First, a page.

I was sitting on the couch, watching Guy Fieri tell Lou Diamond Phillips that his ribs were the “bomb diggity” or “winner winner, chicken dinner” or some other vaguely positive California white guy thing. He may have used the adjective “hella.” I’m not really sure. I was paying the sort of half attention that a celebrity cook off merits. I remember that Cheech Marin can cook, if that counts for anything.
The thing that shocked me was that during the commercial break, I saw the new Molson M commercial. I believe in giving credit where it’s due, so I figure that I should probably talk a little bit about the commercial, if only for the reason that I think it’s a marked improvement on previous Molson ad campaigns.
If you haven’t seen it, I’ll provide a link to it so you can go away and watch it and then come back.
The problem that I’ve had with previous campaigns run by Molson is that, in the case of Canadian at least, the commercials didn’t ring true. In addition to the fact that very few of the people who live in Toronto have ever seen a swaying field of barley, the Canadian commercials raise a difficult logical fallacy: The No True Scotsman argument.
The No True Scotsman argument can be applied in a number of different ways, but essentially it runs like this: No True Scotsman wears underwear with a kilt. You are wearing a kilt, and while you may put salt in your porridge or have an affinity for single malt or speak fluent gaelic or hail from Aberdeen or own the complete works of Rod Stewart or have a long, proven ancestral line harkening back to Robert the Bruce, you are wearing boxer briefs under that kilt and I don’t care that it is a rental, you are wearing boxer briefs and you are therefore not a Scotsman.
Since not X then not Y, even if the tautology is demonstrably false based on extenuating factual evidence.
The thing about the Molson Canadian ads is that historically, they have asserted things about you, the consumer. You like mountains and lakes and rivers and you’re out there on God’s green earth communing with a herd of elk whenever possible.
Similar claims have been made recently by a series of Tide commercials that suggest that no true Canadian would ever consider putting off doing something because it’s cold out. This is, of course, a load of bollocks. If it’s -60 with the wind chill, I can practically guarantee you that you’re better off with a snuggie and a hot cocoa and a selection of hibernatory naps. Consider the words of Alden Nowlan:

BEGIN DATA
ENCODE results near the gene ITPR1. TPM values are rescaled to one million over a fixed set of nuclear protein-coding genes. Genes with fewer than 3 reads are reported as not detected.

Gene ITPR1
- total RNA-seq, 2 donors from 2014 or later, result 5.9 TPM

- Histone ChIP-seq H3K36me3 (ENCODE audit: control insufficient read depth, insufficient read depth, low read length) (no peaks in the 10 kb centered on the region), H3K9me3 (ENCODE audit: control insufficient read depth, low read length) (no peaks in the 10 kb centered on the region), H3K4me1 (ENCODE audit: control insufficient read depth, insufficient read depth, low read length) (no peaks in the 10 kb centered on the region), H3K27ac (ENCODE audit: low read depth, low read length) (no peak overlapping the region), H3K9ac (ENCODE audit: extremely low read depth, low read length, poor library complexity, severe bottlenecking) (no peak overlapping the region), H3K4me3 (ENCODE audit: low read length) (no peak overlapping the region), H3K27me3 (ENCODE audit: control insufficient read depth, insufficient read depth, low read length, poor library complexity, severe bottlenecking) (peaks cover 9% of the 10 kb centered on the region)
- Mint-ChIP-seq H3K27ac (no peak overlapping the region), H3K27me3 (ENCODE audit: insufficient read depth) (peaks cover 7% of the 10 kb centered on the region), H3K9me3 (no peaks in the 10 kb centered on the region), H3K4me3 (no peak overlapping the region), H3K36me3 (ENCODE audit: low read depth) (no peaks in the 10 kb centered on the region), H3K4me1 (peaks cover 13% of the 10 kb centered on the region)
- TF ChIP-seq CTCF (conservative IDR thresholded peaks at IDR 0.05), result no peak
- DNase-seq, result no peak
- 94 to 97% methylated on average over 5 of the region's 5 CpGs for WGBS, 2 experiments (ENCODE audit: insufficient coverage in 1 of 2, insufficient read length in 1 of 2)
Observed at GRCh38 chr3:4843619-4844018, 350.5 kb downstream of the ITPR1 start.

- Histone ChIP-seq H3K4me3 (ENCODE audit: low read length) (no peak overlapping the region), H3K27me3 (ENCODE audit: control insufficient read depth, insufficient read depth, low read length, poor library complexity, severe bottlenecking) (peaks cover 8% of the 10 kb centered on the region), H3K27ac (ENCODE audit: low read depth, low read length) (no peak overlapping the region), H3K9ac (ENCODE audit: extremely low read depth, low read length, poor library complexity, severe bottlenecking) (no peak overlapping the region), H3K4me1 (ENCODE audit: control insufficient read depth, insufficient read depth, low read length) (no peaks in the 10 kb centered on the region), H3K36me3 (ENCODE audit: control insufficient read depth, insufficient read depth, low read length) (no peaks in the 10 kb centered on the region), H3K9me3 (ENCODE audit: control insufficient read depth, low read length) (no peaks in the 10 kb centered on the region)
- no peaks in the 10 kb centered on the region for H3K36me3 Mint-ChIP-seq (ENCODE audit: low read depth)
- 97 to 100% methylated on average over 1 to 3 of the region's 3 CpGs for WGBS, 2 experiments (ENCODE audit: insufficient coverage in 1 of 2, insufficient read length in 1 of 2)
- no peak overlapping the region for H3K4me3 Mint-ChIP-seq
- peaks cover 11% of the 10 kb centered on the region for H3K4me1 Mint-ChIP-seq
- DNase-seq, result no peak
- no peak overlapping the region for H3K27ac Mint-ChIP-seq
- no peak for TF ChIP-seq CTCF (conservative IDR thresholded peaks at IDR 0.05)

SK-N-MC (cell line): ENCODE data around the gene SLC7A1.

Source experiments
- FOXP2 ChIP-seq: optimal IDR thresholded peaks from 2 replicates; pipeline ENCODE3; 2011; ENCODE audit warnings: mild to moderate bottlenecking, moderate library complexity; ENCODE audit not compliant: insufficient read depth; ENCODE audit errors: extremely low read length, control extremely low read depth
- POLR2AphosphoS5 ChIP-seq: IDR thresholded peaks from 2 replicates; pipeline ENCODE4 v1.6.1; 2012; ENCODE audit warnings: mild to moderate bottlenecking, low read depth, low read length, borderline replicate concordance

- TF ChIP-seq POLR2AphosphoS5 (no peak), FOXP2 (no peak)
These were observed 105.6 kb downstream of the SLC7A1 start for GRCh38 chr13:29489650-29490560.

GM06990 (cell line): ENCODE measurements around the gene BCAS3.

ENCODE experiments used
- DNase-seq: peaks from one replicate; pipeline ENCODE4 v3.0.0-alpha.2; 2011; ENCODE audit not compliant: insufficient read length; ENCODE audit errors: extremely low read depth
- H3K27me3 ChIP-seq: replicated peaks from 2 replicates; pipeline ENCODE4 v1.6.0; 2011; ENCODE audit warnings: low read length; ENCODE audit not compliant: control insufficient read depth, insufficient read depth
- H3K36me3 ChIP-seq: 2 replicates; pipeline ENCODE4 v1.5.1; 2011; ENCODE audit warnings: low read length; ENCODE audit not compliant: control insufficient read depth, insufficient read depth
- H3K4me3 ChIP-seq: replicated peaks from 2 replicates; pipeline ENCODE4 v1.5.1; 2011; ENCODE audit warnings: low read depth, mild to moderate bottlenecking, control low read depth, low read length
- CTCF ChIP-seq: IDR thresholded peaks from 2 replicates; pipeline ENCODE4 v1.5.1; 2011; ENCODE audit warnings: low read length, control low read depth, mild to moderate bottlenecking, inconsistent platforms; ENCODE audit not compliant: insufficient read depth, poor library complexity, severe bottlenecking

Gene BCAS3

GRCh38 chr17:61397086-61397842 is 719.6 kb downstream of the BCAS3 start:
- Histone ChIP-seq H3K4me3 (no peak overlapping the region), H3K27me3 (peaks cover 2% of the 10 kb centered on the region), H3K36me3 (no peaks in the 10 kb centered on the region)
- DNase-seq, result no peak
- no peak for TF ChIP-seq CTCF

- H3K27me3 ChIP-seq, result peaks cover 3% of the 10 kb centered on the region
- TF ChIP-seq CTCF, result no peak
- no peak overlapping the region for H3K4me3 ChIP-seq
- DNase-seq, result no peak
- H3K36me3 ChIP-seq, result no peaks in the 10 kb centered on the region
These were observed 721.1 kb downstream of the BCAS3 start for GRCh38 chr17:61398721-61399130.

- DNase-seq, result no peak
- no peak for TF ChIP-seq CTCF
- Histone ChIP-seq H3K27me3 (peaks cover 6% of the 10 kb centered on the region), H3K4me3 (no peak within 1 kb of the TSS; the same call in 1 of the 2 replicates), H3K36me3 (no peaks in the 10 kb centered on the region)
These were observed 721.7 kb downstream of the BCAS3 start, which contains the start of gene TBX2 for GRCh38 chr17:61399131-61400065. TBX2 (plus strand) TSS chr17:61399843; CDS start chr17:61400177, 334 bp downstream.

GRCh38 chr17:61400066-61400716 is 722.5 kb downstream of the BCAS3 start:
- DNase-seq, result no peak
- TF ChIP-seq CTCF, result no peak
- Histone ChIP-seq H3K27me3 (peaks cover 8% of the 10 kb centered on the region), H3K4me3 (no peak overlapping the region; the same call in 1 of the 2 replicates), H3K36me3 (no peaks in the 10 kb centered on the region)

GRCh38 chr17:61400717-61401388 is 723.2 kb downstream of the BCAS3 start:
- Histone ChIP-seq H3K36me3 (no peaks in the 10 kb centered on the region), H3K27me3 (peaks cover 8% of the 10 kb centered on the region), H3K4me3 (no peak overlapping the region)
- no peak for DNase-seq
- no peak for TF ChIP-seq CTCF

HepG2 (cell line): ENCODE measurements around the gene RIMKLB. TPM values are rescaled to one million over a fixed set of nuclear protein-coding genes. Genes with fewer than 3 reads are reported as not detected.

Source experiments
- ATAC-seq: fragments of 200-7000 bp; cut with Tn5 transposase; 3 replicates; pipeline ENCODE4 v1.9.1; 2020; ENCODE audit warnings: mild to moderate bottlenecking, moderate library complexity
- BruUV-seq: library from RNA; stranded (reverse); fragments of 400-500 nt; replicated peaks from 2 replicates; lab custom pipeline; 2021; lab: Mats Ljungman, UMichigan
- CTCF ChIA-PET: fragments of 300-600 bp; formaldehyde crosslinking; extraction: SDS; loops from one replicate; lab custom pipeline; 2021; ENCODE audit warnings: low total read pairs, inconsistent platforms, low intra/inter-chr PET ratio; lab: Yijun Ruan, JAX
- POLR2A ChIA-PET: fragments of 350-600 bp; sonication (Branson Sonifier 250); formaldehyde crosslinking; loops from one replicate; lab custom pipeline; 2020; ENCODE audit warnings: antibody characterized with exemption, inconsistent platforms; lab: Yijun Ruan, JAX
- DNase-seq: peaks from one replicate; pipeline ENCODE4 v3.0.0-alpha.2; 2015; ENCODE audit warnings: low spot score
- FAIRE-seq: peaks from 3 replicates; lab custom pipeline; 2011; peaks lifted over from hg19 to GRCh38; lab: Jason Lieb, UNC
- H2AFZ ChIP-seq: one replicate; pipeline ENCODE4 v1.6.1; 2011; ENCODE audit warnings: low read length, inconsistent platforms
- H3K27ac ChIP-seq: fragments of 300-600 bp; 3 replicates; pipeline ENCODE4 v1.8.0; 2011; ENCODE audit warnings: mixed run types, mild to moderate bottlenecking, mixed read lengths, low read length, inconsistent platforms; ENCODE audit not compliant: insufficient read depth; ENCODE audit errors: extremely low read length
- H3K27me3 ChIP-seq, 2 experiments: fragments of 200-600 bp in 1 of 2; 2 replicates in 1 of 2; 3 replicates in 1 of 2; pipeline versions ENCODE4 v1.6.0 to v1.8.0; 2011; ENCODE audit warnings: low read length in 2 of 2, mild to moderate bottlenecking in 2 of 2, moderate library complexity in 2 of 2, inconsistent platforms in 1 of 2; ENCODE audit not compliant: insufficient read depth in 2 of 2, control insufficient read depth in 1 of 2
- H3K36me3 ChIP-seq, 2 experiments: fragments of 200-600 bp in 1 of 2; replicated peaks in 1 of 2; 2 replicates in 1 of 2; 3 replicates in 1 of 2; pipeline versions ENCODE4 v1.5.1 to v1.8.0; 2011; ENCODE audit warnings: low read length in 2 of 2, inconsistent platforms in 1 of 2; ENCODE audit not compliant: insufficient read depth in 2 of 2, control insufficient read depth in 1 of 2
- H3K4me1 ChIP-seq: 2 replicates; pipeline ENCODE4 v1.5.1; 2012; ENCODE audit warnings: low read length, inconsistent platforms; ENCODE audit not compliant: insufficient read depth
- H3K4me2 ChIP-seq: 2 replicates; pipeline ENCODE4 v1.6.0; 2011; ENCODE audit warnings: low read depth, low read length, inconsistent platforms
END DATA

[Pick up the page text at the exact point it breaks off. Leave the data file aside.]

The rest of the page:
this is a country
where a man can die
simply from being
You’re not less sensible than a poet, are you? No, I didn’t think so. Clearly, it’s a false statement on the part of the cold water Tide campaign. They then go on to make an unrelated statement about how since you can go outside in the cold, your clothes should be washed in cold water. This makes me unremittingly angry, and I have to turn off the TV and go lie down for a while.
Bit of a digression there.
Anyway, Molson M’s campaign is a change in strategy for Molson in that it does not assert anything about you, the consumer. That’s a big step forward because the ad is suddenly about the product.
I think that it’s successful because it’s clearly meant to be inclusive of an urban market, which is, let’s face it, what Canada is predominantly comprised of. It displays people who are masters of their crafts doing what they do. There’s a ballet dancer doing what I assume is some kind of grand jete. There’s Mark McEwan, flambéing something with a taciturn look on his face. There’s a graffiti artist composing a mural. A drummer, banging away at a snare. A tattoo artist, applying ink.
Finally, it cuts away to a Molson brewmaster, Jonathan Lowes doing some stuff in a brewery. He’s crushing hops in his hands and smelling them. He’s pulling a sample from a tank. To be fair, it’s hard to represent brewing to a mainstream audience because the process is probably not something they’re really familiar with. It’s visually difficult. The important thing is that the continuity carries through to allow the tagline to assert that “every medium has its master.”
It also manages not to be explicitly exclusive of rural markets. Doing something well is universal. A subsequent commercial could easily focus on rural artisans.
Not only is it clever because of the assertion that brewing is art, which is being drilled into the public consciousness, it manages to rebrand the product. I don’t see the word “Microcarbonated” in there anywhere, do you? I’ll tell you why that is. The general public cares less about microcarbonation than the honey badger, who, as we all know, is preternaturally unconcerned. If you didn’t know about this brand, you would think, based on this commercial that M stands for “Master” because of the fading text at the end.
Is brewing art? Yes, it is. Is Jonathan Lowes a master of that art? I don’t know. I’ve never heard of him before. You don’t get to be a head brewer at Molson by being a chump. Let’s assume that anyone who can perform that job has a lot of training and is significantly talented. It would be disingenuous to pretend otherwise. He almost certainly is. The question will always remain whether the product is art. Craft beer drinkers will certainly not think so. I do not think so, but I admire the mechanics behind it.
I don’t know if a mass produced thing can be considered art. Hotel room paintings are not a Manet original, but they fulfill the criteria of being cheerful and lending color to the room. Is the dichotomy that nags at me one of production? Is it the difference between an impressionist’s single canvas offering and a silk screened Warhol reproduction?
The important thing is that the commercial has forced me to ask questions and think about the product. It is assertive, but about the product, rather than the consumer. That is an improvement, and whoever came up with that campaign should probably be given a large bonus.